On Monkeybicycle 8
At 192 pages, Monkeybicycle 8 is a healthy selection of prose and poetry of impressive range. Rarely am I introduced to a print publication through its online version, but my previous reading experiences with Monkeybicycle have been focused on their more truncated works, including the archived flash fiction and the addicting One Sentence Story feature. The print version of the magazine exists independently of the online world: the issue works as a collective, and while it is thematically related to some of the online content, it does not feel merely like a packaged version of the online work.
The issue is focused on prose over poetry, though not to the deficiency of the latter. Although I enjoyed a number of pieces in the issue, I was invariably drawn toward, and returned to, a few in particular, a mixture of new names and writers I’ve encountered elsewhere. “The End of Jimmy” by Vincent Scarpa feels representative of the peculiar Monkeybicycle aesthetic: strong sentence level writing paired with an openness toward quirky and layered content. The story begins rather directly:
The accident was in the beginning of May, right after I kicked Jimmy out for the second time. He was drunk and walking through the streets when the eighteen-wheeler drove right into him.
Scarpa moves from objective to pointed a few sentences later:
Because I had found out that Jimmy was still fucking around with Claire just the day before, I was disappointed to hear [that his death was instantaneous]. I had hoped that each wheel went directly over his head, squishing it further and further into the road.
I love the narrator of this story; she’s honest, not only with about her flawed, failed relationship with Jimmy, but also about his “mama”—“She’s a big woman and I tried to pry her off of me. I don’t like being touched.” The mother’s visit creates even more awkwardness, situations that include Claire, Jimmy’s other love interest, who was “Ms. Louisiana in ‘89” and “a tough bitch.” The narrator’s honesty, though, shifts at an essential point in the story, and she admits to the malleable quality of truth within her narrative. I won’t reveal the twist, but it’s a clever undercut of the sarcasm established in the first half of the story, and the resulting tone feels indicative of the issue as a whole: stories that engage the reader through the quality of prose, yet not formulaic, more than willing to play with structure and narrative.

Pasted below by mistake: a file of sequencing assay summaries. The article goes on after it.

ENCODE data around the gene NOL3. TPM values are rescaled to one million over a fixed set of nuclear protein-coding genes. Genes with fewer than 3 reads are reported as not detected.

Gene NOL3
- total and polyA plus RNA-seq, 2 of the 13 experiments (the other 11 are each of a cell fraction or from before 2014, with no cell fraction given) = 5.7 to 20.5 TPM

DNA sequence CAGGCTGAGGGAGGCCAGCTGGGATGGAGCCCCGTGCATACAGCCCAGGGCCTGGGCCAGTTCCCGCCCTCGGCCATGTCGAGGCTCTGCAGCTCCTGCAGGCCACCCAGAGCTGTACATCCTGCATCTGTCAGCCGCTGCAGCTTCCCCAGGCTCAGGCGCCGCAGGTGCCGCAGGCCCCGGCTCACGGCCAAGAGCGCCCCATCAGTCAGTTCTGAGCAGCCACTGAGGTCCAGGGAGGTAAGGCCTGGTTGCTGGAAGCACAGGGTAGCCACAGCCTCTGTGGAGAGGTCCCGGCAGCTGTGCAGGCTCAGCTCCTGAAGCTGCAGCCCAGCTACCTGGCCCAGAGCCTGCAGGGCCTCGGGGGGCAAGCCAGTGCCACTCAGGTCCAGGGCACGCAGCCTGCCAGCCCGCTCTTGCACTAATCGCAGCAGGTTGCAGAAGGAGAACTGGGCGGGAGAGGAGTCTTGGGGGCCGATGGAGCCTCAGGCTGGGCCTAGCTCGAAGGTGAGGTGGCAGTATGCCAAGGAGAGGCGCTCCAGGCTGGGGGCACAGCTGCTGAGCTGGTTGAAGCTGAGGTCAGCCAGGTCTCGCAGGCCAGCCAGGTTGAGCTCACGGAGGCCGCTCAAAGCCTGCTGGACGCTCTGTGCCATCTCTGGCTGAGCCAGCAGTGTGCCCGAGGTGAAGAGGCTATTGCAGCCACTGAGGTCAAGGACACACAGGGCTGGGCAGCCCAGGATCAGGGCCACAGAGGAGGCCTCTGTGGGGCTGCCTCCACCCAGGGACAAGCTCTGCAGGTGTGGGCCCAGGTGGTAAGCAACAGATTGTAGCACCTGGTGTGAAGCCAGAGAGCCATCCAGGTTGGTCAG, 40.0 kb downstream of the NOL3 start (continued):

Aaron Burch’s “Sacrifice” commands the reader’s attention with the same quality of writing as Scarpa’s story, but Burch’s approach is different. Told in ten sections, the story is quite strong sentence to sentence, delivered with a reserved, reasoned tone. “Sacrifice” is about a lack of feeling—the moments when we are either unable to represent, or choose not to represent, the worlds that exist within us. While Scarpa’s story lays bare the elements of narrative, the craft of storytelling (and the desire to sometimes mess with the reader), Burch’s story moves with a through-line of measured grief, the themes unmistakably Old Testament at moments, with the continuous focus on brothers and consequence. Burch’s story uses the passive well and builds toward a King James cadence at moments:
And then, behind them, father and son discovered a ram, caught in the brush by its horns, and they removed the animal and let it to the altar and offered it to their God instead.